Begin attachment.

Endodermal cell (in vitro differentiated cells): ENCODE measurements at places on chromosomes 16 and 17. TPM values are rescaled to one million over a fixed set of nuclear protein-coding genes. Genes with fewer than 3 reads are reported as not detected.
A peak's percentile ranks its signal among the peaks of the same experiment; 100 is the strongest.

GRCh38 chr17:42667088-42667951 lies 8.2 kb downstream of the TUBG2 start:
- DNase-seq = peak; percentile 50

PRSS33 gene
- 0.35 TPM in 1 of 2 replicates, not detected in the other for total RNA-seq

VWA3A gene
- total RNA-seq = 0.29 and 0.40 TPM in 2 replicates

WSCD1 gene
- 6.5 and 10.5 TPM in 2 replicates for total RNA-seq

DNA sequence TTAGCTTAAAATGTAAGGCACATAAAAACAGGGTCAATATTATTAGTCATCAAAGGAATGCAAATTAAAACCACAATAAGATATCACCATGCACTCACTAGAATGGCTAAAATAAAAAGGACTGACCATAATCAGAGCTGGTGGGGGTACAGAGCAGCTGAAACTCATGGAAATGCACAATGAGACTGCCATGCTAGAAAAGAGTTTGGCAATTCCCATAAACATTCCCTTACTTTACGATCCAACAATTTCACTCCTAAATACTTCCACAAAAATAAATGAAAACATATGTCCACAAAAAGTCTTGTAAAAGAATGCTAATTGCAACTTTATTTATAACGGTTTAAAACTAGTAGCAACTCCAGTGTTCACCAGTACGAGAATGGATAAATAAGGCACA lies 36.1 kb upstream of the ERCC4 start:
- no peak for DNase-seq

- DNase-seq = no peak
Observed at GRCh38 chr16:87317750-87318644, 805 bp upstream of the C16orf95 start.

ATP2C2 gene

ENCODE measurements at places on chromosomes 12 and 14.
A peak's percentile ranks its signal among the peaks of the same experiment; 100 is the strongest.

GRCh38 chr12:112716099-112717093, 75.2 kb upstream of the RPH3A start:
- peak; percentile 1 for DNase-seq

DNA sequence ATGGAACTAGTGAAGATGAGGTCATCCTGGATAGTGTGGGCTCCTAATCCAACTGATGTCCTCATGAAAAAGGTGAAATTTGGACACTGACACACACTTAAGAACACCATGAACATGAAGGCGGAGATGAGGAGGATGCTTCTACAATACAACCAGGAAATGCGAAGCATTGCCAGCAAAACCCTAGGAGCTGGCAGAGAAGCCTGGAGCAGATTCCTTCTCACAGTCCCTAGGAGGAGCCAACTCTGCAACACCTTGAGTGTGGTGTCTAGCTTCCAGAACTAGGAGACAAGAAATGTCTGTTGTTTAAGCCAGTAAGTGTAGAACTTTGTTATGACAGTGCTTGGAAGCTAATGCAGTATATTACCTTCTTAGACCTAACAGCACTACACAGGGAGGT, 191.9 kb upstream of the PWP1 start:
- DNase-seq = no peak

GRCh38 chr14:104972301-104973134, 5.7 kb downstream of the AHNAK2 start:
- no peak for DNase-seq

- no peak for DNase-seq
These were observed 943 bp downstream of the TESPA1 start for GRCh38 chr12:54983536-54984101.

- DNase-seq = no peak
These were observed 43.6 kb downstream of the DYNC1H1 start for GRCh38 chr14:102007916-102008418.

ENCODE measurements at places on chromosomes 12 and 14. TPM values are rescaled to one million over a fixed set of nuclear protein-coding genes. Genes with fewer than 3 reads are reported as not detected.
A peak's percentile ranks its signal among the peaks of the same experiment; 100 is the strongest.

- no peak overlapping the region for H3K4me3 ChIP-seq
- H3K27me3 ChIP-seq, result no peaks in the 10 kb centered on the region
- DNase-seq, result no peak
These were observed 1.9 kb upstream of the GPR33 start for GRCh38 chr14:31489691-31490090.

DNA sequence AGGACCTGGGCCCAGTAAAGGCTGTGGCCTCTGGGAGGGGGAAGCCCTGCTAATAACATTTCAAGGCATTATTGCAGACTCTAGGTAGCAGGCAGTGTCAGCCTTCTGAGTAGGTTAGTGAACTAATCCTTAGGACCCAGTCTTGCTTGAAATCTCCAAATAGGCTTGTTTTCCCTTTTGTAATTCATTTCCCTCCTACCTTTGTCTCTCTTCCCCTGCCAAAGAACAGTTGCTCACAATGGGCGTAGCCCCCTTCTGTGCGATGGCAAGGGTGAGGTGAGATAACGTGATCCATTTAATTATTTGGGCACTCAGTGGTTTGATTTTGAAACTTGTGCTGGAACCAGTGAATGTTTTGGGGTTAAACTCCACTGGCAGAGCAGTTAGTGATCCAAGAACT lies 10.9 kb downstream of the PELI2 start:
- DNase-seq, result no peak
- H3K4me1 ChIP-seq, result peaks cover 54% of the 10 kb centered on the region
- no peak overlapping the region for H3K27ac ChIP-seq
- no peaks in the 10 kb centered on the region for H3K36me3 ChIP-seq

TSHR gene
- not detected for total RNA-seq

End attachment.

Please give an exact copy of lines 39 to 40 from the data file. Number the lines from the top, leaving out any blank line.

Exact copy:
TSHR gene
- not detected for total RNA-seq